4. Discussion

We examined the effects of an enteral formula containing two different types of prebiotics, BGS and GOS, and fermented milk products on intestinal microbiota and immunological response after influenza vaccination in enterally fed elderly patients in a randomized, controlled trial. Our results revealed that enteral administration of the study formula containing prebiotics and fermented milk products may improve intestinal microbiota and may contribute to maintenance of antibody titers against influenza viral A/H1N1 antigen for longer periods in elderly patients, without any change in blood nutritional indices.
The study formula contains almost the same nutrients as the standard formula, except for selenium, manganese, vitamin A and vitamin C (Table 1). The previous study in institutionalized elderly subjects showed that the simultaneous administration of micronutrients, such as selenium, manganese, vitamin A and vitamin C, did not increase the antibody response after influenza vaccination [20]. A different study of elderly subjects also suggested that the consumption of vitamin C had no effect on HI antibody titers against influenza vaccine antigens [21]. No consistent associations were found between vitamin C levels and immune responses to vaccine antigens in undernourished children [22]. Together, these results suggest that the differences in selenium, manganese, vitamin A, and vitamin C levels in formula given to subjects in groups C and F most likely did not affect antibody titers against influenza vaccine in our study.
We measured the counts of seven types of fecal bacteria in elderly patients administered formula by PEG. These bacterial counts observed in this study were almost the same as previous reports, except for Bifidobacterium [16,18,23,24]. The mean Bifidobacterium counts in this study in groups C (4.4 ± 3.4) and F (5.6 ± 2.7) (Table 5) at week 0 were about 1/10,000 of those (9.5 ± 0.1) [18] and (9.6 ± 0.5) [23] from previous studies of healthy elderly subjects. In addition, the standard deviations of Bifidobacterium counts in groups C and F were larger than those in reported previous studies in healthy elderly subjects [18,23]. These findings indicate that the individual variation of fecal Bifidobacterium counts in elderly patients administered formula by PEG was larger than those in the healthy elderly population.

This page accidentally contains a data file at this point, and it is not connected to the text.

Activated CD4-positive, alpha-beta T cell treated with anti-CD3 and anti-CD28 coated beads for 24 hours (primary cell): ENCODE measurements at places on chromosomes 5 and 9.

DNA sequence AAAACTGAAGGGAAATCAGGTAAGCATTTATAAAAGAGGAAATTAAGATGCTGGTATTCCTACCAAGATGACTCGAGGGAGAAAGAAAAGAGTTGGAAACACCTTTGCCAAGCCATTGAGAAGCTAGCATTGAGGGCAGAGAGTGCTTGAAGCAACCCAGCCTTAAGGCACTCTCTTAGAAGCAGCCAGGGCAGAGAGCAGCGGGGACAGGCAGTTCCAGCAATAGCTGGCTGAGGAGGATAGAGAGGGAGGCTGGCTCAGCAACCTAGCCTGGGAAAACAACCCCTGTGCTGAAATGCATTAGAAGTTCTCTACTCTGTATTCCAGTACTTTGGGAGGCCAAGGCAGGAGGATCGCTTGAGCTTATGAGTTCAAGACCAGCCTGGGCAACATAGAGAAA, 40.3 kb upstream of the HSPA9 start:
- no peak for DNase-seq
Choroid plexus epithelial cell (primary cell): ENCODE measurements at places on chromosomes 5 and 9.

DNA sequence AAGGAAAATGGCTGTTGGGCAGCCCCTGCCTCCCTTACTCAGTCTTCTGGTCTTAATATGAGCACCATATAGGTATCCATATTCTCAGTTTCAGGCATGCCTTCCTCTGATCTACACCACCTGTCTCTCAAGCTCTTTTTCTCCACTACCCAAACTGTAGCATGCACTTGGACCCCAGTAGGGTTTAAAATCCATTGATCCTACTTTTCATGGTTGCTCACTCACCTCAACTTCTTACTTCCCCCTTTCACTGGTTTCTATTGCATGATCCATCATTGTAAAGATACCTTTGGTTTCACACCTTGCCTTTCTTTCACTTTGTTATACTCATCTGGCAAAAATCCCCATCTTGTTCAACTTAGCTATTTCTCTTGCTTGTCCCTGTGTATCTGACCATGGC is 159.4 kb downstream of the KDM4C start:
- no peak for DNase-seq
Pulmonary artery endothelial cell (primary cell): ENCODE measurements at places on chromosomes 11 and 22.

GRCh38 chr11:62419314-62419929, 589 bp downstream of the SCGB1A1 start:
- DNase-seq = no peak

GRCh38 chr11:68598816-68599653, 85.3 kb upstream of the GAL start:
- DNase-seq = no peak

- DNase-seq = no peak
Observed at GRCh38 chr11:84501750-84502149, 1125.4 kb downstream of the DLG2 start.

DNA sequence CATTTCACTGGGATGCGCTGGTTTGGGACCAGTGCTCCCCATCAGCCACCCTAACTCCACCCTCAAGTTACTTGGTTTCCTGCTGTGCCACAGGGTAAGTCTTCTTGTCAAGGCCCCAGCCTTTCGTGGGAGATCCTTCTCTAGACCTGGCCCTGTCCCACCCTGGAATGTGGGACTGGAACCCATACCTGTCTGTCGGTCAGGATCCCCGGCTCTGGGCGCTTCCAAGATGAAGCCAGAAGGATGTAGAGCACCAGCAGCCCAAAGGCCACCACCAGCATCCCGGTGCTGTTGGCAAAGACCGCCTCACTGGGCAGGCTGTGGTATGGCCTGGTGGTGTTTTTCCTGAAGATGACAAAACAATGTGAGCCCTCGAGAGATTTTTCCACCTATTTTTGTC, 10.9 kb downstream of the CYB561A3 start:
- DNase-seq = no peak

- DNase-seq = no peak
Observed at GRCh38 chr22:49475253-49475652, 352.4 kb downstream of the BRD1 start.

In this study, enteral administration of the study formula containing prebiotics and fermented milk products significantly increased fecal Bifidobacterium counts. Therefore, our results suggest that enteral feeding of the study formula may improve microbial imbalance, termed dysbiosis, in enterally fed patients.
Except for Bifidobacterium, there were few significant differences between the two groups regarding the bacterial counts. Though C. coccoides counts were significantly decreased in group F at week 12 (p < 0.05), there was little difference in the average value between the two dietary groups. In addition, there were no significant differences in C. coccoides counts in groups C and F at week 12 compared with week 0 (p > 0.05). These results suggest that administration of the study formula does not affect intestinal C. coccoides counts.